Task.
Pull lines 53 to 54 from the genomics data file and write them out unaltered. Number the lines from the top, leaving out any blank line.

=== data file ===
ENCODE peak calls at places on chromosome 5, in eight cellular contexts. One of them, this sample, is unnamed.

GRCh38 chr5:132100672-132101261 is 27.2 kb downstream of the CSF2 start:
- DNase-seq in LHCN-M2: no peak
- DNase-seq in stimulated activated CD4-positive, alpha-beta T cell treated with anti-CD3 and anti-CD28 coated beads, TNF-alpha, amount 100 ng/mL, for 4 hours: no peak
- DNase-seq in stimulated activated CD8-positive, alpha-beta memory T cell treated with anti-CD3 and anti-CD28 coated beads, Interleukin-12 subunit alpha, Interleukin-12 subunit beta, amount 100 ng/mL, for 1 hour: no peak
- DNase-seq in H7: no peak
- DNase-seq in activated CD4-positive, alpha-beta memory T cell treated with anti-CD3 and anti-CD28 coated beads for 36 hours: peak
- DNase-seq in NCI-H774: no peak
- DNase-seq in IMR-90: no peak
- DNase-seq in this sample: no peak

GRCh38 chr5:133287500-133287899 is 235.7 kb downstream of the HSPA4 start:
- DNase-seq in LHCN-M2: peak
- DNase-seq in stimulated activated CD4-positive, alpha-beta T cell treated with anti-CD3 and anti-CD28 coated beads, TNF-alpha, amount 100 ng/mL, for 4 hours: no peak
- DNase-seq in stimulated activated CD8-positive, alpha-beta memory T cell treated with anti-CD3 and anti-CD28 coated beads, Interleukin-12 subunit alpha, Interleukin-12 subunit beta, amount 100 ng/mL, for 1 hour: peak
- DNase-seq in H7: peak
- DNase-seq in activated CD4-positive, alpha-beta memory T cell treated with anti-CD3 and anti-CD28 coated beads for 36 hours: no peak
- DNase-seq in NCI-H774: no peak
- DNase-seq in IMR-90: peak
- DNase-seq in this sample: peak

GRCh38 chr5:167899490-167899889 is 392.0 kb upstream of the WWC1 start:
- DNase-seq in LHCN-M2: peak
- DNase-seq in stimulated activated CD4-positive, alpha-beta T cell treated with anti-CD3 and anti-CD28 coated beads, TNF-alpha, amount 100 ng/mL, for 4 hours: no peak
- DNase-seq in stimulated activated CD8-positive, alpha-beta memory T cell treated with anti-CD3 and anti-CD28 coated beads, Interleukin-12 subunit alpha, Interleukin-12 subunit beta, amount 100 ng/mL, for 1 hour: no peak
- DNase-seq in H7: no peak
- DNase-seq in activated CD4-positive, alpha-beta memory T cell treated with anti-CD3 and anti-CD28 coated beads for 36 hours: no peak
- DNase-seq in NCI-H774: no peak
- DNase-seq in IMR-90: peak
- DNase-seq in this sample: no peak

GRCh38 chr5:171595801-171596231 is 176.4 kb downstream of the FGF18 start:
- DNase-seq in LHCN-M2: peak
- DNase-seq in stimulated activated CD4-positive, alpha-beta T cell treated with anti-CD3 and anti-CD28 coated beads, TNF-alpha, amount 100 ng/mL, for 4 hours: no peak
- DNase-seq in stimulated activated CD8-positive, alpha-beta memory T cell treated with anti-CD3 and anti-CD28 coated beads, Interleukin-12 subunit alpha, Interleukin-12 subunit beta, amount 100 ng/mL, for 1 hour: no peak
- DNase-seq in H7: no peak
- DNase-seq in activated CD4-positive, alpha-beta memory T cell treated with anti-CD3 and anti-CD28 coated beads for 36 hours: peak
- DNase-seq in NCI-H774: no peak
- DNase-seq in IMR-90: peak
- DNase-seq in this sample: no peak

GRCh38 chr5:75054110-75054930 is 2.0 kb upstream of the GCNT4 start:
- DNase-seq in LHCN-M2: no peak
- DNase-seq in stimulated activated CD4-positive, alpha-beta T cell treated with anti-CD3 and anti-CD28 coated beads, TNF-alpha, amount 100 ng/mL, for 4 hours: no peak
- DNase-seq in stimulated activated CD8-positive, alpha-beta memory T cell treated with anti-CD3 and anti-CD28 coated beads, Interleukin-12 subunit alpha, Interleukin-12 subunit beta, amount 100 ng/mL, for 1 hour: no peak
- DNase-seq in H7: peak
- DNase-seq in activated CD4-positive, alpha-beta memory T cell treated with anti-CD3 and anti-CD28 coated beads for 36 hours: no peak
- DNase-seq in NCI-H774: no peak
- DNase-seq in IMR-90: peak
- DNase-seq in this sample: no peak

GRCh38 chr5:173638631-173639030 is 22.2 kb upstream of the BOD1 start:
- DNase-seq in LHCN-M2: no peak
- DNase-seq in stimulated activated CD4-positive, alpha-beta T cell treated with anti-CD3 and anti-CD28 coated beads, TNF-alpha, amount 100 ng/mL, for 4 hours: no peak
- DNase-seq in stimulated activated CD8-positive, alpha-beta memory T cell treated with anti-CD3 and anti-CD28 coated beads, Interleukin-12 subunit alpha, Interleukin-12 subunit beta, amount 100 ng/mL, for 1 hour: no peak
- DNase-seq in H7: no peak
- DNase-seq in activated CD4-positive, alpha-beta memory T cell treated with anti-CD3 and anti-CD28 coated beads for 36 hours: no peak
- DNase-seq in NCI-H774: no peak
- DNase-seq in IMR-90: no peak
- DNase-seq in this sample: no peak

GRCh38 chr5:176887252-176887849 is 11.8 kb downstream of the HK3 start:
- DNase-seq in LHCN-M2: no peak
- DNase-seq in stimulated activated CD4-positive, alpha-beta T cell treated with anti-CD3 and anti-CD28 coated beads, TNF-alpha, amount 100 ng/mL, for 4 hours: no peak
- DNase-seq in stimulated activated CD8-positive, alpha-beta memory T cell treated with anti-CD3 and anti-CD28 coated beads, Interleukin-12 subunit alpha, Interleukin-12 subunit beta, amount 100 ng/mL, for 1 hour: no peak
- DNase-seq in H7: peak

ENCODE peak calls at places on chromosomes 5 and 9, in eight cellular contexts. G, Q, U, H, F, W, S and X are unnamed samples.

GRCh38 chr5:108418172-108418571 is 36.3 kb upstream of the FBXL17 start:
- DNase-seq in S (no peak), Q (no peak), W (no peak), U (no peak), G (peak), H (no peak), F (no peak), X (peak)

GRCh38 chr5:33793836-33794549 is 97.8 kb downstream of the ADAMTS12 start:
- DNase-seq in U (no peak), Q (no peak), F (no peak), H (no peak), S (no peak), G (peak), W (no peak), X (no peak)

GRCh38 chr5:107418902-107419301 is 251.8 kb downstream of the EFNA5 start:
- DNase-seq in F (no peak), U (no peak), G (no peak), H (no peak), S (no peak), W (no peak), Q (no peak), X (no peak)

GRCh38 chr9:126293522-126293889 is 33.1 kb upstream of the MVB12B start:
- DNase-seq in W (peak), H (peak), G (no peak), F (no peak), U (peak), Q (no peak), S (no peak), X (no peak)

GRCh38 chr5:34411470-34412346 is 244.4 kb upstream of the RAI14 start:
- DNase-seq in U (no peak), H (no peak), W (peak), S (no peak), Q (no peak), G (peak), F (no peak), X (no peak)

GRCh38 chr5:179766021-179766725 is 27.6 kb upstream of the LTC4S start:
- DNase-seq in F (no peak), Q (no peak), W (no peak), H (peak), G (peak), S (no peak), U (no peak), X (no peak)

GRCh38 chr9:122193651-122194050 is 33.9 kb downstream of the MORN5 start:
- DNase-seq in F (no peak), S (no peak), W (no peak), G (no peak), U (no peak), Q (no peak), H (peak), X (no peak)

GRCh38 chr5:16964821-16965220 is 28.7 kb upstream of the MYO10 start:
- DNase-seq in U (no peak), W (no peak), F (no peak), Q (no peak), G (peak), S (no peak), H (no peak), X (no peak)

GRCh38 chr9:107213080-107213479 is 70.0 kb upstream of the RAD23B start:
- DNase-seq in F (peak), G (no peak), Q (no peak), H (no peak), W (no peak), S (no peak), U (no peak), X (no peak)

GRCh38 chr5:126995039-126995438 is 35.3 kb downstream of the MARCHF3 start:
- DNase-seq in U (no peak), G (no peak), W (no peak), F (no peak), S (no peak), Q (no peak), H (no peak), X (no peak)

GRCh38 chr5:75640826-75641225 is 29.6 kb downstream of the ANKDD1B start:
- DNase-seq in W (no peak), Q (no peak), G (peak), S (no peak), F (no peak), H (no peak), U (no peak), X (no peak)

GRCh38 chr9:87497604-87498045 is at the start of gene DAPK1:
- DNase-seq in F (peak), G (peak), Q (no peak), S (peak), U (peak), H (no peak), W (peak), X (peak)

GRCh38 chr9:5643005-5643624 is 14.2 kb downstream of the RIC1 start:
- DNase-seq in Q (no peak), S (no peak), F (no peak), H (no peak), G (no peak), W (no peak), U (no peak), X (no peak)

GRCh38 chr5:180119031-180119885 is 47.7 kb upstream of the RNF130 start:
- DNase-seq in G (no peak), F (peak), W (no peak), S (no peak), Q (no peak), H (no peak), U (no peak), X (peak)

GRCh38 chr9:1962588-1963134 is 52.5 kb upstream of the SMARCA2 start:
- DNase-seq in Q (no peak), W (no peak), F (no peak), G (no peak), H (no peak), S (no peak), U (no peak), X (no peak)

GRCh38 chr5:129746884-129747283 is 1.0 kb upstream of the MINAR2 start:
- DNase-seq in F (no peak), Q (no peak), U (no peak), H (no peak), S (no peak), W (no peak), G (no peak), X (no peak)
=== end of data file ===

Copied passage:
- DNase-seq in NCI-H774: no peak
- DNase-seq in IMR-90: no peak